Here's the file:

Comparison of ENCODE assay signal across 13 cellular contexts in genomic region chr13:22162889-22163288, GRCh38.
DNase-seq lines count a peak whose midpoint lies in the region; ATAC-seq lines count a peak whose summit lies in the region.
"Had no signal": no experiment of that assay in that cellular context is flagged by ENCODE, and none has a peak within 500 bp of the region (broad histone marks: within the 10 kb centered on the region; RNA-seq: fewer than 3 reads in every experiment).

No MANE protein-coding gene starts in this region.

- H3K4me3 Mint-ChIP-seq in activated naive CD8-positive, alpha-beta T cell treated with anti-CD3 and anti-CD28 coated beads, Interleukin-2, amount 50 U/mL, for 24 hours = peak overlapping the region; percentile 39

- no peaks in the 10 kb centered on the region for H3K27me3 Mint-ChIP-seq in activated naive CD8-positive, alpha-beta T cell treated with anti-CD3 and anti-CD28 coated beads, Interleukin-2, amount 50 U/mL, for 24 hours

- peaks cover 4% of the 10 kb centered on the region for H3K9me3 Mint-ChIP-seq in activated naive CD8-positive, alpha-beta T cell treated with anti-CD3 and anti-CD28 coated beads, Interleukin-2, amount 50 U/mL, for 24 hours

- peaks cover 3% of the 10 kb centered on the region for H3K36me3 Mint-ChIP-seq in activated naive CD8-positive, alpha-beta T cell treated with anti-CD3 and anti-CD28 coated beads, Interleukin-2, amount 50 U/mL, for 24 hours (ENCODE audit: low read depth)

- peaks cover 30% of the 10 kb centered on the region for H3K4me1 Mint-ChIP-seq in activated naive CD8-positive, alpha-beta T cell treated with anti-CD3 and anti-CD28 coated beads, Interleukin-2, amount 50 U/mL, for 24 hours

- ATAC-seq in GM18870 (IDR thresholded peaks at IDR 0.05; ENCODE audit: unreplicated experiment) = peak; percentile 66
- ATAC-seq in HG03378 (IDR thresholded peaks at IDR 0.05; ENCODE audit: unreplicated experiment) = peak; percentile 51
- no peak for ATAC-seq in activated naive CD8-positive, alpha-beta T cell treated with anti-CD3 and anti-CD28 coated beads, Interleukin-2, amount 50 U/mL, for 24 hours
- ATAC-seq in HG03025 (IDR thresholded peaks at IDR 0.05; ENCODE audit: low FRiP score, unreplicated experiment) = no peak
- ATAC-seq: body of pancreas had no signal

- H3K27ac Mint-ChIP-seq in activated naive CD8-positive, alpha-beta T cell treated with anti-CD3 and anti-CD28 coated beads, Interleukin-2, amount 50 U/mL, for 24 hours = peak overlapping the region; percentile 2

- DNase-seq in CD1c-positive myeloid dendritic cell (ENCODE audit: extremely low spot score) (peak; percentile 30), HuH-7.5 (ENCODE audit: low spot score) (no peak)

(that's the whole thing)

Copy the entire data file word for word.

Comparison of ENCODE assay signal across 13 cellular contexts in genomic region chr13:22162889-22163288, GRCh38.
DNase-seq lines count a peak whose midpoint lies in the region; ATAC-seq lines count a peak whose summit lies in the region.
"Had no signal": no experiment of that assay in that cellular context is flagged by ENCODE, and none has a peak within 500 bp of the region (broad histone marks: within the 10 kb centered on the region; RNA-seq: fewer than 3 reads in every experiment).

No MANE protein-coding gene starts in this region.

- H3K4me3 Mint-ChIP-seq in activated naive CD8-positive, alpha-beta T cell treated with anti-CD3 and anti-CD28 coated beads, Interleukin-2, amount 50 U/mL, for 24 hours = peak overlapping the region; percentile 39

- no peaks in the 10 kb centered on the region for H3K27me3 Mint-ChIP-seq in activated naive CD8-positive, alpha-beta T cell treated with anti-CD3 and anti-CD28 coated beads, Interleukin-2, amount 50 U/mL, for 24 hours

- peaks cover 4% of the 10 kb centered on the region for H3K9me3 Mint-ChIP-seq in activated naive CD8-positive, alpha-beta T cell treated with anti-CD3 and anti-CD28 coated beads, Interleukin-2, amount 50 U/mL, for 24 hours

- peaks cover 3% of the 10 kb centered on the region for H3K36me3 Mint-ChIP-seq in activated naive CD8-positive, alpha-beta T cell treated with anti-CD3 and anti-CD28 coated beads, Interleukin-2, amount 50 U/mL, for 24 hours (ENCODE audit: low read depth)

- peaks cover 30% of the 10 kb centered on the region for H3K4me1 Mint-ChIP-seq in activated naive CD8-positive, alpha-beta T cell treated with anti-CD3 and anti-CD28 coated beads, Interleukin-2, amount 50 U/mL, for 24 hours

- ATAC-seq in GM18870 (IDR thresholded peaks at IDR 0.05; ENCODE audit: unreplicated experiment) = peak; percentile 66
- ATAC-seq in HG03378 (IDR thresholded peaks at IDR 0.05; ENCODE audit: unreplicated experiment) = peak; percentile 51
- no peak for ATAC-seq in activated naive CD8-positive, alpha-beta T cell treated with anti-CD3 and anti-CD28 coated beads, Interleukin-2, amount 50 U/mL, for 24 hours
- ATAC-seq in HG03025 (IDR thresholded peaks at IDR 0.05; ENCODE audit: low FRiP score, unreplicated experiment) = no peak
- ATAC-seq: body of pancreas had no signal

- H3K27ac Mint-ChIP-seq in activated naive CD8-positive, alpha-beta T cell treated with anti-CD3 and anti-CD28 coated beads, Interleukin-2, amount 50 U/mL, for 24 hours = peak overlapping the region; percentile 2

- DNase-seq in CD1c-positive myeloid dendritic cell (ENCODE audit: extremely low spot score) (peak; percentile 30), HuH-7.5 (ENCODE audit: low spot score) (no peak)